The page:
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Mar 2, 2020

Dr. Pennell and Dr. Lisa Lowenstein discuss decision coaching in the LDCT setting and how it provides an opportunity for patients to confirm their screening decision by ensuring they are truly informed.


Hello and welcome to the latest JCO Oncology Practice podcast, brought to you by the ASCO Podcast Network, a collection of nine programs, covering a range of educational and scientific content, and offering enriching insight into the world of cancer care. You can find all recordings, including this one, at My name is Dr. Nate Pennell, medical oncologist at the Cleveland Clinic and consultant editor for the JCO OP.


Lung cancer is a huge public health issue. It's our number one cause of cancer-related mortality, and a big reason for that is the lack of a widespread screening tool which results in most of our patients ending up with advanced disease at diagnosis. Although, low-dose CT screening has been proven to reduce deaths from lung cancer for a number of years now, uptake among eligible patients in the United States is very low, well under 10%. Part of the problem may be a poor understanding of the risks and benefits of screening CT, despite broad recommendations for shared decision-making between providers and patients.


Why is uptake such a big problem, and can shared decision-making be improved to help increase screening rates? With me today to discuss this issue is Dr. Lisa Lowenstein, assistant professor in the Department of Health Services Research at the University of Texas M.D. Anderson Cancer Center. We'll be discussing her paper, Implementing Decision Coaching for Lung Cancer Screening in the Low-Dose CT Setting, to be published in the February 2020 JCO OP. Welcome, Dr. Lowenstein, and thank you for joining me today.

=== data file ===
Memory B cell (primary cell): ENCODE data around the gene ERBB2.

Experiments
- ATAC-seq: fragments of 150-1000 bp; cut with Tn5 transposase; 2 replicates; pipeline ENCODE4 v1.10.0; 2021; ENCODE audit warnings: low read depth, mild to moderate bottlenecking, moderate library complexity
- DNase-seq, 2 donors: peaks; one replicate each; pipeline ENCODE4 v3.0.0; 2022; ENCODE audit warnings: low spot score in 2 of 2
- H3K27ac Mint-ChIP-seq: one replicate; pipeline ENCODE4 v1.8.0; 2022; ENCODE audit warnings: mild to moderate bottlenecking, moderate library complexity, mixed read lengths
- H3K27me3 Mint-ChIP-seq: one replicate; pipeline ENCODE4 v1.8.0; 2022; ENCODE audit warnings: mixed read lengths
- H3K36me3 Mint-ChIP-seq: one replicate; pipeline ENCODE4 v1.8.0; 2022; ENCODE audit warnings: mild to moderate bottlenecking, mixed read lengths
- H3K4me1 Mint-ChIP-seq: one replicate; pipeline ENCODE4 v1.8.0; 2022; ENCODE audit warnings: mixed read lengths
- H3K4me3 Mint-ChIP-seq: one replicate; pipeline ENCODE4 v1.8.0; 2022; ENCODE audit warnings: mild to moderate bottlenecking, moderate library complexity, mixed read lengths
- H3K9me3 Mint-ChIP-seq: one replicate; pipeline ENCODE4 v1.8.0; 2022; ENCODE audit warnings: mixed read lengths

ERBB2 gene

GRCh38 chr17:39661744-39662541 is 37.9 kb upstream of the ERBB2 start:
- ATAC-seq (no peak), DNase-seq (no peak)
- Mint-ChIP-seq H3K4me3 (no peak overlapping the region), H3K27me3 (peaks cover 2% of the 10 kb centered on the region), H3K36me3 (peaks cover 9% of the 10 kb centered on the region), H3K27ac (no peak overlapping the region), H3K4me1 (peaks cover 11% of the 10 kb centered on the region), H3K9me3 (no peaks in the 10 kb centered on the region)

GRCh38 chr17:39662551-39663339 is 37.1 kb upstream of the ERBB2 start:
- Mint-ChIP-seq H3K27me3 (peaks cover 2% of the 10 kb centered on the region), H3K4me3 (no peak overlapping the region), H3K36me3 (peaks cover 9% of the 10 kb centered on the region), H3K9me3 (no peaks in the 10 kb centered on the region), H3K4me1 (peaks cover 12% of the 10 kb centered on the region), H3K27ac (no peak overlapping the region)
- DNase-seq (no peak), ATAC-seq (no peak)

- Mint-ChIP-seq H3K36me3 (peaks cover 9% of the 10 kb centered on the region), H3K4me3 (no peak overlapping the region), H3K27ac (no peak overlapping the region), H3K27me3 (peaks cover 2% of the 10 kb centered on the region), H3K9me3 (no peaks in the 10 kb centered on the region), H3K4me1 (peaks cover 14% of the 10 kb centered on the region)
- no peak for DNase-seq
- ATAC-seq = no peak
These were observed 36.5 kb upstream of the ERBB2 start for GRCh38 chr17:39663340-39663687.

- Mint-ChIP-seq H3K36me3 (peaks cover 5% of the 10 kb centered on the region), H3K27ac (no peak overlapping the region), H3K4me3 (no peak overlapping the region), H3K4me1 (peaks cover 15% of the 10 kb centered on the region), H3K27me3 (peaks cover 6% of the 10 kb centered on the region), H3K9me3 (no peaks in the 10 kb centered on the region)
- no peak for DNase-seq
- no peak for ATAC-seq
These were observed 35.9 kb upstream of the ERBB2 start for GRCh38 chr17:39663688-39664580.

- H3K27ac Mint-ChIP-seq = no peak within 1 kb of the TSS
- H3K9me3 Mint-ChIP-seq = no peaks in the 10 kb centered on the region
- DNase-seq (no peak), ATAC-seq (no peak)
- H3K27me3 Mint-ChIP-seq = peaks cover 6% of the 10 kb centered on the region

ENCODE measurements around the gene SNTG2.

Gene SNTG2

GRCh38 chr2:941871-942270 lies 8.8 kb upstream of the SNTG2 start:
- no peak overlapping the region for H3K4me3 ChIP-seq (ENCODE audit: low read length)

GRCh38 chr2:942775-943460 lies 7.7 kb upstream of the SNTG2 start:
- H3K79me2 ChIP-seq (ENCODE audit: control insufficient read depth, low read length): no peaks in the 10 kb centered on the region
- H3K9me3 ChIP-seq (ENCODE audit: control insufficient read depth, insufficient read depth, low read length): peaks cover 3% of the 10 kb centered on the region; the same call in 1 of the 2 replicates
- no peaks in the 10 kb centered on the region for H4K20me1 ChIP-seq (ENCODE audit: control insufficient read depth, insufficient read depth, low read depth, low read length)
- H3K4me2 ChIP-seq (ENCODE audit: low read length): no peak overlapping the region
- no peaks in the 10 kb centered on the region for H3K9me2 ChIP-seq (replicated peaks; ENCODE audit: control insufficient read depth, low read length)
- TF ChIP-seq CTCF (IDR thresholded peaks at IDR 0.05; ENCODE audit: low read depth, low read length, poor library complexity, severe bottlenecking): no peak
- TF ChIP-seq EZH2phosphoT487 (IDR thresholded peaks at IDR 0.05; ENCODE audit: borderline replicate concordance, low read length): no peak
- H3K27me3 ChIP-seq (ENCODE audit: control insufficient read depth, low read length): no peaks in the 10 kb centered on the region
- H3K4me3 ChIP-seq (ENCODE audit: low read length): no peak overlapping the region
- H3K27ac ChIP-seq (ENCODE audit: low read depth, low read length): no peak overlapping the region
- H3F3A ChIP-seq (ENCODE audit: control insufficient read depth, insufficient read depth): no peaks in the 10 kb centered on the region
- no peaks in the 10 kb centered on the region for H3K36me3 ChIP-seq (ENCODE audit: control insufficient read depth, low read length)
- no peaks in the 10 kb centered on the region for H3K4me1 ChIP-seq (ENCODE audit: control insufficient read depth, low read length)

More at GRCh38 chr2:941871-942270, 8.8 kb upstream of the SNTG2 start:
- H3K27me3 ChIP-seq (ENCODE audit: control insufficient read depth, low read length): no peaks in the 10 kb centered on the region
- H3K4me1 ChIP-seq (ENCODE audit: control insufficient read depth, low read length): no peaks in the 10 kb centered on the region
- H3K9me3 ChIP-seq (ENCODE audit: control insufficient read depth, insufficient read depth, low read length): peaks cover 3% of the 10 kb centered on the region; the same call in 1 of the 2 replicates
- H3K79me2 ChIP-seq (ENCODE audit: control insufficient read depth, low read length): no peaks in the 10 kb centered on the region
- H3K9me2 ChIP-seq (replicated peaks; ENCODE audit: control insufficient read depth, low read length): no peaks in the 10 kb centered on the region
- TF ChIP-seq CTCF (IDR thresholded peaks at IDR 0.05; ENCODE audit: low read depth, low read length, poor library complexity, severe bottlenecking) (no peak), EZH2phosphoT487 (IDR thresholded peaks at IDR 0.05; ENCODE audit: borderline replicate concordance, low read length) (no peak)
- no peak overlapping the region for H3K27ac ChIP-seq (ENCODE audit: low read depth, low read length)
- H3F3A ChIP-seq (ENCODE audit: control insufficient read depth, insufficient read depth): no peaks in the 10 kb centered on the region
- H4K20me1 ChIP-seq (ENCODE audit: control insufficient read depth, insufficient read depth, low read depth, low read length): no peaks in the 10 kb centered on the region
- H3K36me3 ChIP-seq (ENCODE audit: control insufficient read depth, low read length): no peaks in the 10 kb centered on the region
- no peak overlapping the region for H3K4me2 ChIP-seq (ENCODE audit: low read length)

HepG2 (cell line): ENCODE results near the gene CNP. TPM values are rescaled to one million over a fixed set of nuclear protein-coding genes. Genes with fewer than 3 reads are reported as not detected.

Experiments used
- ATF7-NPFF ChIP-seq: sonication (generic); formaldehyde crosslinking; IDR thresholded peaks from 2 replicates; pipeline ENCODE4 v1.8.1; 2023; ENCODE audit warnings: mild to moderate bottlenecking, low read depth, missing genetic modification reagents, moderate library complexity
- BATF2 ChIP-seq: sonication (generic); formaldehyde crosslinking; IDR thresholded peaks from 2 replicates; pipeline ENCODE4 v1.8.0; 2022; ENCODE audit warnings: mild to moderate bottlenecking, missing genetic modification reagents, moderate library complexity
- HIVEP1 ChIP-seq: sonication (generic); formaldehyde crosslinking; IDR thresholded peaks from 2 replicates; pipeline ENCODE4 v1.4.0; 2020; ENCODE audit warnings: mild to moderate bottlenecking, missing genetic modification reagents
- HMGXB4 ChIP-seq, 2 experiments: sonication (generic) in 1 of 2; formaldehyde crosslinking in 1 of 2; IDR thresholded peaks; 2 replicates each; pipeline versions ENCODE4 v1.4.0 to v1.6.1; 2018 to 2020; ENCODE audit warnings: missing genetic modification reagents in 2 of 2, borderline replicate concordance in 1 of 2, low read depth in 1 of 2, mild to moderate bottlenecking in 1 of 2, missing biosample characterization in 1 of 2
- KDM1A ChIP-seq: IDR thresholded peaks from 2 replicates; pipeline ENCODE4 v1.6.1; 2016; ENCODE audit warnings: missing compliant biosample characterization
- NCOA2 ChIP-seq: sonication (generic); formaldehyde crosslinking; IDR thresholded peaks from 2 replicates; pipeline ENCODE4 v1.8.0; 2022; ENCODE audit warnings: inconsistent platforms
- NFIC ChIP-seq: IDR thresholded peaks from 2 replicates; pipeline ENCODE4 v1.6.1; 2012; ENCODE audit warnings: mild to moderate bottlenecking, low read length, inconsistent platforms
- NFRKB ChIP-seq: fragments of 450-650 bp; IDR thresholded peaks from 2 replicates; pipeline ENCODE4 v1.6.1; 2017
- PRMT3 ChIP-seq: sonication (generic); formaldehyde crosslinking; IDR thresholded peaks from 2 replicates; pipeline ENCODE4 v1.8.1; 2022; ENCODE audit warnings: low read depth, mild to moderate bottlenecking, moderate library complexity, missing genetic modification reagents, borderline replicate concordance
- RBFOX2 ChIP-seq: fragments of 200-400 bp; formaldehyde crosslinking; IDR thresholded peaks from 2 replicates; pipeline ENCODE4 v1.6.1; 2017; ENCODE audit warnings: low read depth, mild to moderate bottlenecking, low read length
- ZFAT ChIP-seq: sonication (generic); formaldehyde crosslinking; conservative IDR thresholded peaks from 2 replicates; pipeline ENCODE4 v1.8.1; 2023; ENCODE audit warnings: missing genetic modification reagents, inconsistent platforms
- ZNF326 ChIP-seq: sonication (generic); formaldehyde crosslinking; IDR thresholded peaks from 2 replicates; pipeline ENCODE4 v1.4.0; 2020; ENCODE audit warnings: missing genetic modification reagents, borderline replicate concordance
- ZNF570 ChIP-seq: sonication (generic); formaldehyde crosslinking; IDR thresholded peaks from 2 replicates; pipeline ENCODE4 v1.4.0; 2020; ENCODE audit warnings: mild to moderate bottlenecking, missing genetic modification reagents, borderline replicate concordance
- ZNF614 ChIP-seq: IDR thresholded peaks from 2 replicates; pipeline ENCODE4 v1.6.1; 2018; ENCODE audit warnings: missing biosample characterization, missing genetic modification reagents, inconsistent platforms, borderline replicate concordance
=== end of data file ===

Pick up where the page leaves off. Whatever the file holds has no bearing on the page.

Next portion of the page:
Thank you. It's wonderful to be on.


So can we start out by telling our listeners a little bit about the landscape of screening for lung cancer today and the role that shared decision-making plays in this process?


Yes. I think we're in a very exciting time in terms of lung cancer screening, because this is the first time that we have a screening test for lung cancer which is the number one cause of cancer deaths among men and women in the United States. It's really notable that CMS included shared decision-making in their policies for lung cancer screening, because they recognize that, unlike breast cancer and colon cancer screening, we're changing the game a lot of bit here. So we're saying that only high-risk individuals should be screened. So it's not all-comers, and I think telling people about the potential benefits and harms is beneficial. So they go in being a little bit more informed about what the next steps will be, and it is a complex process, and overall, it's still in its infancy.